The study author offered two explanations for how the Matthew effect operates: Winning funding gives scientists accolades that increase their likelihood of winning more awards, funding, and jobs. Second, and critically, winners continue to seek grant money while discouraged nonwinners give up.


Failure is practically a prerequisite for success, as any successful person will tell you. Steve Jobs—who was ousted from Apple before rejoining it when his next company, NeXT Computers, was acquired by Apple—is a well-worn example.

So, failure is not what inhibits success. A person’s outlook after that failure does.

One 1990 positive psychology study of athletes showed that optimism can lead to success even in the short term. The study had college-level swimmers complete a questionnaire to determine whether they were optimists or pessimists. Then, the swimmers were told to swim their best race, and afterward, the researchers gave each athlete a swim time that was slower than their actual time. After a few hours’ rest, the athletes swam again.

The study results showed that while the optimists swam 0.5 percent faster on average during the second round, the pessimists swam 1.6 percent slower. The author concluded that optimists saw failure as an opportunity to do better, while pessimists were simply discouraged.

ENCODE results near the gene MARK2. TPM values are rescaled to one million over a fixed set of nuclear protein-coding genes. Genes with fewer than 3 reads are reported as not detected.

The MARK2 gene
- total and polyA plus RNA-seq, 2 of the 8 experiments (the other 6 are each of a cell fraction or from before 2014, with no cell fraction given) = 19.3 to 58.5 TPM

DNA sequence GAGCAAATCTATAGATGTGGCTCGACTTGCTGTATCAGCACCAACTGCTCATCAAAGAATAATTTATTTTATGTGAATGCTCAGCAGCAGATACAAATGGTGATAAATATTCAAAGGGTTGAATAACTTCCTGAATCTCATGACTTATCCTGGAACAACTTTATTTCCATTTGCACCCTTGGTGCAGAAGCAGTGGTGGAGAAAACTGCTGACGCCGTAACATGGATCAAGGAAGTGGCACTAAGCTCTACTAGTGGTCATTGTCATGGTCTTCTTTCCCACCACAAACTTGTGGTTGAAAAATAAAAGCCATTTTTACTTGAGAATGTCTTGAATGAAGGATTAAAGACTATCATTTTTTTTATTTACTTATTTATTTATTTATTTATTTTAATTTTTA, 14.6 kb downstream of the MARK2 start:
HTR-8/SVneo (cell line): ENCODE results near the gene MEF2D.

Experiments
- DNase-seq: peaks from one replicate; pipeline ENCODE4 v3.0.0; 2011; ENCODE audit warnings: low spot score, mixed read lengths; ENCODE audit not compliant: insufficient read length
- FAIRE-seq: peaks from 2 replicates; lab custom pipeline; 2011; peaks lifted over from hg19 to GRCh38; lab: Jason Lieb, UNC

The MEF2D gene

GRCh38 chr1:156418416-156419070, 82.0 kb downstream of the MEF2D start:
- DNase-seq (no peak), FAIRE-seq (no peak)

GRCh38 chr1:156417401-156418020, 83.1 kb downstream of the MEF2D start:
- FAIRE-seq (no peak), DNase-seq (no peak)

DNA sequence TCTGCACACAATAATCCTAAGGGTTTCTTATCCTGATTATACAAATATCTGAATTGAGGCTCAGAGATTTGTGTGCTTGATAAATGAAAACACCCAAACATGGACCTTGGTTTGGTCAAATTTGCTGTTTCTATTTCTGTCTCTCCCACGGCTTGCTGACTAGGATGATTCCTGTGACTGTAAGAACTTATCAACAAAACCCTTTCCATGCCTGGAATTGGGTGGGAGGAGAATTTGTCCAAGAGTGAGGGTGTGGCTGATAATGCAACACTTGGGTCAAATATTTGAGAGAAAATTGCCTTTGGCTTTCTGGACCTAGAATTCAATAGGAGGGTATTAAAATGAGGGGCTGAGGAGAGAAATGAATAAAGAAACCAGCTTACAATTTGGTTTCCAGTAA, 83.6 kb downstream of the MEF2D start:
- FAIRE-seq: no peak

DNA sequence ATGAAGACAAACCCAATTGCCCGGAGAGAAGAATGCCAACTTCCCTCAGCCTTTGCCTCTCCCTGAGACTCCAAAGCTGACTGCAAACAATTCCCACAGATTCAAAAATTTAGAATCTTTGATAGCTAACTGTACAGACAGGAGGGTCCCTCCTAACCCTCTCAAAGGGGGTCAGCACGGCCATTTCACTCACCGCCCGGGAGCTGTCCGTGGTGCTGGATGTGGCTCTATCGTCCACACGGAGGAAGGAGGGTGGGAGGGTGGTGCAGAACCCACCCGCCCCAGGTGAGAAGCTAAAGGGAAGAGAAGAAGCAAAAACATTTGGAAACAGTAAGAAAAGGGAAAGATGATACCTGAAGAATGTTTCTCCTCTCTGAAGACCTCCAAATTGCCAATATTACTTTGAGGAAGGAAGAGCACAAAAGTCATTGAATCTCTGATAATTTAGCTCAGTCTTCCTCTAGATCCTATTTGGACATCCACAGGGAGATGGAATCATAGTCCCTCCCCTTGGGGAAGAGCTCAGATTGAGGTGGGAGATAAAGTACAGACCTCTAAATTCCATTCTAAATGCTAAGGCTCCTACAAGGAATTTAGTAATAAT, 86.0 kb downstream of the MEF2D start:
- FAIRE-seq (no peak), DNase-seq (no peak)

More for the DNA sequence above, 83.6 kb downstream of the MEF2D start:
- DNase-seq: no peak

These studies argue that expectations, optimism, and positive beliefs drive success. Successful people aren’t necessarily smarter and more talented than less successful people.

So, while you might not currently be as successful as Amor Towles, Bridgit Mendler, or whichever uber-successful person makes you green with envy, you can adopt and leverage their successful mindset for yourself.

Pursue Success Like a Successful Person

Anyone with the right outlook can find the momentum of success. Here’s how you build it for yourself.

Grow Your Self-Belief

Throughout our lives, we have experiences that lead us to label ourselves in specific ways; then, we tend to stick with those labels and their accompanying behaviors. Yet expectations form our reality, so we should take care not to label ourselves in ways that limit us.